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ADVICE TO TEACHERS AND
So many enquiries having been made, how the teachings of "The Act of Touch" should be practically applied, and as to the best plan for commencing instruction in the Facts of Touch as therein described, the following advice is tendered, an outline for first lessons, which, although perhaps the best, logically, need not be strictly adhered to; and indeed should be modified to suit each individual case.
In dealing with adults, it is best to devote the first two, three (or more) lessons to a general consideration of the main principles and laws which must be obeyed during Practice and Performance if one would succeed technically and musically.-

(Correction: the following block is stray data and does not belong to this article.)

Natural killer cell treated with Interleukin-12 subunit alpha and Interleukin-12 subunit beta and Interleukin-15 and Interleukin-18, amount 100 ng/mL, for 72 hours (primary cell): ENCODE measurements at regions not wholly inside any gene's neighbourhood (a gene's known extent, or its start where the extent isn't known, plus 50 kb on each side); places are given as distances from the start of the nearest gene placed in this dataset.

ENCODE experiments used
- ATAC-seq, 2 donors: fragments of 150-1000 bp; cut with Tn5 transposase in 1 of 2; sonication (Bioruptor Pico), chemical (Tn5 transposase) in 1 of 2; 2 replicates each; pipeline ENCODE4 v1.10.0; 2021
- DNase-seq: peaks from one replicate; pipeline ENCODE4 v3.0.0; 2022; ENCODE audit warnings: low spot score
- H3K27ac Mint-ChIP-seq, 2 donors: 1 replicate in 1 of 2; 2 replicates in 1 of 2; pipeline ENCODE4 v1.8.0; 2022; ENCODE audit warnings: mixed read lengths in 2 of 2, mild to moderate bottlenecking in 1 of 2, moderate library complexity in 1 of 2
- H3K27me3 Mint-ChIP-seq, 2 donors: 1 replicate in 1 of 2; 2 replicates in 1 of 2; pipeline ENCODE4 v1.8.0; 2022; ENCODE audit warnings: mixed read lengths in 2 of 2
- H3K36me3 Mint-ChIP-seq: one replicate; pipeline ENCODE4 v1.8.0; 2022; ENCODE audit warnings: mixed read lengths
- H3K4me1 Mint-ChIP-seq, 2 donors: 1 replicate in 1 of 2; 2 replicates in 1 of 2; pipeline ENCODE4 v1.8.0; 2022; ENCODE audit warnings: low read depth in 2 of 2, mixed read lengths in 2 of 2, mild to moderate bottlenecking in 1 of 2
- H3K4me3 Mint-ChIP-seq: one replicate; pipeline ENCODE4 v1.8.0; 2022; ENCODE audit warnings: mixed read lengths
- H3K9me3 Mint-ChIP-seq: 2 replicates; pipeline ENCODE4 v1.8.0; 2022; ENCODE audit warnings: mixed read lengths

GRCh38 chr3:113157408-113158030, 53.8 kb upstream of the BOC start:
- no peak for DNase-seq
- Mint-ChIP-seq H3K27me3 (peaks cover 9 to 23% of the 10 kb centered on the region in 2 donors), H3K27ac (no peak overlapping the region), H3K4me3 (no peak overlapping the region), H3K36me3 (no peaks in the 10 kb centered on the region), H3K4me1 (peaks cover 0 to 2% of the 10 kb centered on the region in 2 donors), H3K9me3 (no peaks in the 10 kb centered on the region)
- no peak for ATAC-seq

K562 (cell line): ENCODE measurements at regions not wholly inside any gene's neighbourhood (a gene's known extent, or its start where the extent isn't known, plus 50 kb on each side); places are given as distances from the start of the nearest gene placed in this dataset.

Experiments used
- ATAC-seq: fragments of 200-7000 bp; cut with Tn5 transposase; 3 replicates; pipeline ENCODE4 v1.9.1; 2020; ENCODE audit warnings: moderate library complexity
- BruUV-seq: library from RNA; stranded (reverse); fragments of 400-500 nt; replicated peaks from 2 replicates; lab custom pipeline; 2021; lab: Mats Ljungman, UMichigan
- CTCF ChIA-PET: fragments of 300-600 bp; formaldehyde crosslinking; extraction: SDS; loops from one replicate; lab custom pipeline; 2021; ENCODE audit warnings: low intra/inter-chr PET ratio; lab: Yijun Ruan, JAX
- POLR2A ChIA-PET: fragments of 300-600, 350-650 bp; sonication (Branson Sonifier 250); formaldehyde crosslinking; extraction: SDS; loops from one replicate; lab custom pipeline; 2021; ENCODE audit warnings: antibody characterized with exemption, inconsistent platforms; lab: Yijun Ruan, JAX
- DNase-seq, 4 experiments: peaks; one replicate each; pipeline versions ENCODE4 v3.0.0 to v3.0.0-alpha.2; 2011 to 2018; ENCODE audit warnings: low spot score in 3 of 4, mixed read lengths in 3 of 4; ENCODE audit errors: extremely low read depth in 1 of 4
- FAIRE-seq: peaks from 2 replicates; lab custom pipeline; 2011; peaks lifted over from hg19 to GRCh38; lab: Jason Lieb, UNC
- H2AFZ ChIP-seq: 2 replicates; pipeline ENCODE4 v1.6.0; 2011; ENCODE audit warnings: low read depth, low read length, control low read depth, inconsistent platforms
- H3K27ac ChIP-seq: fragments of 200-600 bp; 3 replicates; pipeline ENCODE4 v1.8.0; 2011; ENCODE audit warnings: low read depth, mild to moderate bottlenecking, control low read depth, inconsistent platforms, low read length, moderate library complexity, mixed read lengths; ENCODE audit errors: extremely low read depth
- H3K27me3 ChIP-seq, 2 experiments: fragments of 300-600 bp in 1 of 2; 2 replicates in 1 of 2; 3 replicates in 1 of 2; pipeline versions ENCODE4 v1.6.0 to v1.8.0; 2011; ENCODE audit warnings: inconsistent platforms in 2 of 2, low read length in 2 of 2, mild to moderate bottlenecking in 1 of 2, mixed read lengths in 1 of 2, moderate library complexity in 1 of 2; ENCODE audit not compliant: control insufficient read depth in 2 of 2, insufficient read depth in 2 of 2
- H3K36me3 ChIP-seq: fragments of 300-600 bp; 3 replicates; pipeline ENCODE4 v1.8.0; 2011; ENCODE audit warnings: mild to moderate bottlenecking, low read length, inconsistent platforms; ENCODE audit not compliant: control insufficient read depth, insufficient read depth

Experiment at the instrument itself, both by teacher and pupil, should constantly accompany this description and outline of these main facts. At the end of each of these first lessons, the teacher should jot down a few questions on the points explained, and should request the pupil to supply answers to these, as best he may, by the next lesson. In this way the teacher can judge how far the pupil has really understood these explanations, and the weak points can be made good.
Although the pupil cannot be expected to grasp the full significance of these explanations and directions at once, or even to remember all the statements made, yet the general outline, thus gained, of the principal laws and facts will greatly facilitate the ultimate understanding of them and their practical application, when during subsequent lessons they are constantly brought under the pupil's notice, as they should be.
After these preliminary lessons, the actual teaching of the